A downloadable guide on fees for planning applications is available here. There is also a free-to-use planning fee calculator.

How long does a planning decision take?

Householder applications usually take between eight to nine weeks to be determined by the local authority. 

Read our more in-depth guide on how long it takes to be granted planning permission.

What happens after a planning decision is made?

Provided that no complications arise while reviewing your application, your local authority will email/post a decision notice to you.

If applying online, you can check the status of your application through the council’s planning application search, or wait until you or your agent receive the decision by post.

How long does planning permission last?

By law, you usually have three years from the time of approval to implement planning permission and begin development. If you haven’t started any planned works within the set timeframe, your application will be considered ‘expired’. At this point, the planning permission is no longer valid and you will likely need to reapply.

Read our full guide on planning permission expiry here.

What can I do if my planning application is refused?

If your planning application is rejected or you are not satisfied with the conditions of your planning permission, you have the right to appeal to the Planning Inspectorate.

The appeal will be considered by a planning inspector appointed by the Secretary of State. While most appeals are handled in writing, some are decided by a hearing and some after a public inquiry.

You can search for appeals in the RBKC appeal search.

What are the most common reasons for invalid planning applications?

1) No Ordnance Survey Map (OS Map)

2) Incorrect or no fee

3) Failure to send an appropriate flood risk assessment

4) Failure to send an appropriate design and access statement

5) Failure to send a construction method statement for basement and/or light well excavation

Do I need planning permission for an extension?

It is important to distinguish between an extension that necessitates a detailed planning application and one that falls under Permitted Development (PD).

If your planned works fall under the former category you do not need explicit permission from the local authority and a planning application will not be necessary.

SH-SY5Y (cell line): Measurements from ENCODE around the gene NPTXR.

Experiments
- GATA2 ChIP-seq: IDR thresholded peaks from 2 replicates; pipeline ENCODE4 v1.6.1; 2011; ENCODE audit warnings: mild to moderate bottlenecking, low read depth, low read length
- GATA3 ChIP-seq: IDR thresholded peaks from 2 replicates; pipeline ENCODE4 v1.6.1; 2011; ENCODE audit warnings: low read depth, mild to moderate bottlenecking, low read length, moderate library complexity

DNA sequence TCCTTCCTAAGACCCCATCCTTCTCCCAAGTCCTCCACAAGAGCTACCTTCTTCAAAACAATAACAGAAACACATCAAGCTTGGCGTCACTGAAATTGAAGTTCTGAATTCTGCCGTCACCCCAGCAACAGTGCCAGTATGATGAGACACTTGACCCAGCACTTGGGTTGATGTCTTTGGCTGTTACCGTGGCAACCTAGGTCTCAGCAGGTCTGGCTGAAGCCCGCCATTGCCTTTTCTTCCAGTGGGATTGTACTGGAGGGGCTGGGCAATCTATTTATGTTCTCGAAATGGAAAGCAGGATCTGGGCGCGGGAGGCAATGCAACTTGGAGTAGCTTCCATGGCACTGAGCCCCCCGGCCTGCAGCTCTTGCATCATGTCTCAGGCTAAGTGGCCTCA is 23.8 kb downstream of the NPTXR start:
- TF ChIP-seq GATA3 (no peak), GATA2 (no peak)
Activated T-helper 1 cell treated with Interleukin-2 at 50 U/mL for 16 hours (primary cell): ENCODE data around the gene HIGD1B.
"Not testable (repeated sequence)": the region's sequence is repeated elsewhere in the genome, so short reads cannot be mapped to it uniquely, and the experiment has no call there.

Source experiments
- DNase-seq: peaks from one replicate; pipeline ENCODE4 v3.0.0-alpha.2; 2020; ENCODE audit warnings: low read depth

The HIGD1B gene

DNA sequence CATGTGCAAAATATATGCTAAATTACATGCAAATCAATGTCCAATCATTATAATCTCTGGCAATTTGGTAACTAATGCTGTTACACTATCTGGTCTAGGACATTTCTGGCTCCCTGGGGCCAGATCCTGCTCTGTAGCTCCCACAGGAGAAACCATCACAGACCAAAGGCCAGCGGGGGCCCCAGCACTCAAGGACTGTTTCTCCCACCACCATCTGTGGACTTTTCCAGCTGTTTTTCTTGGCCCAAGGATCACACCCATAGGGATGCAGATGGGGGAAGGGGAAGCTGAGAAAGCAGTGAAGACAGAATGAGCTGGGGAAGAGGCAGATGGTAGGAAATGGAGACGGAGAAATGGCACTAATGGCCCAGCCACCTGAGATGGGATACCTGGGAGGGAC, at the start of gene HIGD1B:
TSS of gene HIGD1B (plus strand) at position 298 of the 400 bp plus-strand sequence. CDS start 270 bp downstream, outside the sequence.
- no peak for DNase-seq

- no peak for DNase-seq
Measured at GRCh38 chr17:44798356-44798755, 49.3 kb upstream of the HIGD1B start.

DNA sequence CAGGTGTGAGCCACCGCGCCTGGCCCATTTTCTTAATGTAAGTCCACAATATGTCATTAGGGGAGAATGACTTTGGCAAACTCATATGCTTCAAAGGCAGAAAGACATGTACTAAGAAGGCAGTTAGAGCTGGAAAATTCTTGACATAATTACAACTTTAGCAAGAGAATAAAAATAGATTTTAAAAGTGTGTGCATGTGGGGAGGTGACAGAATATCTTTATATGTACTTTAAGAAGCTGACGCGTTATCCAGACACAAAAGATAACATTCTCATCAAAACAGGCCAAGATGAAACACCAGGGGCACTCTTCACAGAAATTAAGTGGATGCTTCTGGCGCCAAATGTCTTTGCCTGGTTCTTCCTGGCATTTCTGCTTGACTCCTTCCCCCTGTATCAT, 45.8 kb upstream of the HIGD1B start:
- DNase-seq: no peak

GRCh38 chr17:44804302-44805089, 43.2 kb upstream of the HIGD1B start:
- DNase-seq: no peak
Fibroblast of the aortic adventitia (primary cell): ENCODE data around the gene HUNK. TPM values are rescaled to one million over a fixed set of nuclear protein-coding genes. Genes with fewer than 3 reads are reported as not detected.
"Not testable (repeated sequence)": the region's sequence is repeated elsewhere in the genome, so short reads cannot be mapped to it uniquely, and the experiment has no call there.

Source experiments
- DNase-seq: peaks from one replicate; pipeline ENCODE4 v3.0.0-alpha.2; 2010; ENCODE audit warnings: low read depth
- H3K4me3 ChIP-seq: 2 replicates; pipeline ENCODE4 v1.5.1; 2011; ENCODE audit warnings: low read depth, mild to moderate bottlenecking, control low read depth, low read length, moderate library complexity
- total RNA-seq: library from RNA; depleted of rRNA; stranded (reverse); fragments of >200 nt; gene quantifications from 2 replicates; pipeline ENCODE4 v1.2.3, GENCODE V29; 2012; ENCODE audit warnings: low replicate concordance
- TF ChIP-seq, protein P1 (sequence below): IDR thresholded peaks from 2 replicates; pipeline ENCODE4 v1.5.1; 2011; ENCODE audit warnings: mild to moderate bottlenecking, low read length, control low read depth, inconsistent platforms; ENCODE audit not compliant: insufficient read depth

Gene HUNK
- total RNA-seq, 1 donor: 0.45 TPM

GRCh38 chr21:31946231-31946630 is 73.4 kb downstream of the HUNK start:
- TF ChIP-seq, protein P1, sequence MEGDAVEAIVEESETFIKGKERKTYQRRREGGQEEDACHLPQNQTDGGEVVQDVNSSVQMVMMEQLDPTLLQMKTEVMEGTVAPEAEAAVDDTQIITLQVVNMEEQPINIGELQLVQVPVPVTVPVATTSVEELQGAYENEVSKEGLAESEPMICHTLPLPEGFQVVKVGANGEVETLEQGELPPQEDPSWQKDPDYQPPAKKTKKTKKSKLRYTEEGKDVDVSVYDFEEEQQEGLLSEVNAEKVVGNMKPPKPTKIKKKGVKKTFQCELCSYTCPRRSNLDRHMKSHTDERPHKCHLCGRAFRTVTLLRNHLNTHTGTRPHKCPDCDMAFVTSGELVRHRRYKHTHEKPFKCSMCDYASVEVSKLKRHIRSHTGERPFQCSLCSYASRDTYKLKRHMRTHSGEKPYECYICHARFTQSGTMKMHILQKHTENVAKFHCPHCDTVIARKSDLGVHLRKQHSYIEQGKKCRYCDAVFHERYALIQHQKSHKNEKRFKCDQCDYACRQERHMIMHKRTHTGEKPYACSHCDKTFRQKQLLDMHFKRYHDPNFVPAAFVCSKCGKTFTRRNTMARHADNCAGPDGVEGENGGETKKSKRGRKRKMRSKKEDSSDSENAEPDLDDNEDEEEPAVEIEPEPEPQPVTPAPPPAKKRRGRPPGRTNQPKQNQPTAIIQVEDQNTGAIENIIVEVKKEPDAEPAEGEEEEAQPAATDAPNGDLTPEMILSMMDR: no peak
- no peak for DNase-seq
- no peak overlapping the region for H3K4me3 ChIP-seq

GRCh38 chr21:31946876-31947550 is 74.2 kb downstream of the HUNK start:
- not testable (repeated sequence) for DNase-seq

In this case, though, we would recommend that a Certificate of Lawfulness of Proposed Use or Development (CLOPUD) is sought from the local authority in order to create a formal record of the works and their legitimacy.

Read our guide on further planning & regulations and Article 4 directions.

How to get listed building consent in Chelsea

A listed building is a building that has been placed on the Statutory List of Special Architectural or Historic Interest.

Buildings on this list may not be demolished, extended or altered without listed building consent.

Applying for listed building consent requires yet more detailed supporting information than an equivalent application for a non-listed building.

To increase the chances of a successful application, rigorous research and documentation of the property’s historical significance are required from the outset and this would form a Heritage Statement in support of the application.

In developing our design proposals for a listed building, we will identify and catalogue every aspect of the scheme that impacts the building. Some aspects will have a positive impact on the historic nature of the property (such as reinstating lost or damaged historic features) whilst others will be deemed to have a negative impact (such as erosion of the original cellular plan form by opening up spaces).

This catalogue of positive and negative impacts forms the backbone of a Heritage Impact Assessment that will also support the application for planning & listed building consent.

Ultimately, this is a fine-tuned balancing act and the aim of the game is to demonstrate that, whilst there may be some negative impacts, these are outweighed by more positive ones so that on balance the scheme can be viewed as positive.

We will often work with specialist heritage consultants to identify opportunities and constraints and develop proposals that balance and respond to these.